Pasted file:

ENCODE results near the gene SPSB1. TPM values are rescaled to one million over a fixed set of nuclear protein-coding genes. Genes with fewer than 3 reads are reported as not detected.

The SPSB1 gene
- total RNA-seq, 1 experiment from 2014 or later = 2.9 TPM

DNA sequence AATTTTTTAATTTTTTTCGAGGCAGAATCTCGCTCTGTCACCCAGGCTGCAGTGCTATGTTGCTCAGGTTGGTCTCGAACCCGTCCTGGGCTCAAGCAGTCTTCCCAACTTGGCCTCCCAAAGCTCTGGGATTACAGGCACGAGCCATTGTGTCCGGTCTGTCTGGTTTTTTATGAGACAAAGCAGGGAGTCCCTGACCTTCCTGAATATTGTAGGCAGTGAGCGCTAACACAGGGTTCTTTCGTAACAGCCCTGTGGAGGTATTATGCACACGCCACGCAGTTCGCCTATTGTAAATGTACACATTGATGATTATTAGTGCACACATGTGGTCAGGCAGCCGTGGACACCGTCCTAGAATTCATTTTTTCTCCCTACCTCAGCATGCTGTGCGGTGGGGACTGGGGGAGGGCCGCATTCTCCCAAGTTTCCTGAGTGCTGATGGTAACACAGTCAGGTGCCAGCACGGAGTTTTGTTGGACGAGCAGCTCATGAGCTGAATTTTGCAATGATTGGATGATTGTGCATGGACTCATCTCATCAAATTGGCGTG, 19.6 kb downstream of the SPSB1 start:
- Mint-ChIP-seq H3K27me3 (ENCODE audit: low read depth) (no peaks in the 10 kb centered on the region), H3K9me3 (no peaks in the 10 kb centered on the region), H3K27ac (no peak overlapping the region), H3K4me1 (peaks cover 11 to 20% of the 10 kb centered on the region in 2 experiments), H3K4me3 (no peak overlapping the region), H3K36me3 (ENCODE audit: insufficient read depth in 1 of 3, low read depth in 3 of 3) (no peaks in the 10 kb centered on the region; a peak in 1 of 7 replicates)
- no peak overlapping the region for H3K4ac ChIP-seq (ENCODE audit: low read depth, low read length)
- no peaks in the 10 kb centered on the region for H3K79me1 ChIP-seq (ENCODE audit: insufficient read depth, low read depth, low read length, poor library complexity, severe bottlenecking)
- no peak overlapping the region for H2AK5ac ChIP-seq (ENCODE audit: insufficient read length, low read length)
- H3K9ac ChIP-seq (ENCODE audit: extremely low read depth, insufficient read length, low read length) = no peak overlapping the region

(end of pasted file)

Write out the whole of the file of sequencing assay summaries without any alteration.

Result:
ENCODE results near the gene SPSB1. TPM values are rescaled to one million over a fixed set of nuclear protein-coding genes. Genes with fewer than 3 reads are reported as not detected.

The SPSB1 gene
- total RNA-seq, 1 experiment from 2014 or later = 2.9 TPM

DNA sequence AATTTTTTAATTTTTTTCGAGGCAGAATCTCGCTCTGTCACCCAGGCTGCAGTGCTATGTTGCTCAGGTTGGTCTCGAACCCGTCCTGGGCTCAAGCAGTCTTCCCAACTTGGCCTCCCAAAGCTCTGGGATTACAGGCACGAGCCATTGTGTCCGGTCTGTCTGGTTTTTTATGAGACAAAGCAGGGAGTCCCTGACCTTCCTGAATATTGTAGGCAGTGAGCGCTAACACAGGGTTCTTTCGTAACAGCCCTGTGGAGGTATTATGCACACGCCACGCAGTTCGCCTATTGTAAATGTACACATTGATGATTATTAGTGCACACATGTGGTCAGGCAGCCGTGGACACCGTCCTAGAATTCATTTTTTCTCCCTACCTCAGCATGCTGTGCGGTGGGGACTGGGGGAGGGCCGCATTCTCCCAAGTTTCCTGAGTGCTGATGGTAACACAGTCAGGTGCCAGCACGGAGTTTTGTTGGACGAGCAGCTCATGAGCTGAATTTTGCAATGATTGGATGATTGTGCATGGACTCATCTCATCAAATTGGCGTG, 19.6 kb downstream of the SPSB1 start:
- Mint-ChIP-seq H3K27me3 (ENCODE audit: low read depth) (no peaks in the 10 kb centered on the region), H3K9me3 (no peaks in the 10 kb centered on the region), H3K27ac (no peak overlapping the region), H3K4me1 (peaks cover 11 to 20% of the 10 kb centered on the region in 2 experiments), H3K4me3 (no peak overlapping the region), H3K36me3 (ENCODE audit: insufficient read depth in 1 of 3, low read depth in 3 of 3) (no peaks in the 10 kb centered on the region; a peak in 1 of 7 replicates)
- no peak overlapping the region for H3K4ac ChIP-seq (ENCODE audit: low read depth, low read length)
- no peaks in the 10 kb centered on the region for H3K79me1 ChIP-seq (ENCODE audit: insufficient read depth, low read depth, low read length, poor library complexity, severe bottlenecking)
- no peak overlapping the region for H2AK5ac ChIP-seq (ENCODE audit: insufficient read length, low read length)
- H3K9ac ChIP-seq (ENCODE audit: extremely low read depth, insufficient read length, low read length) = no peak overlapping the region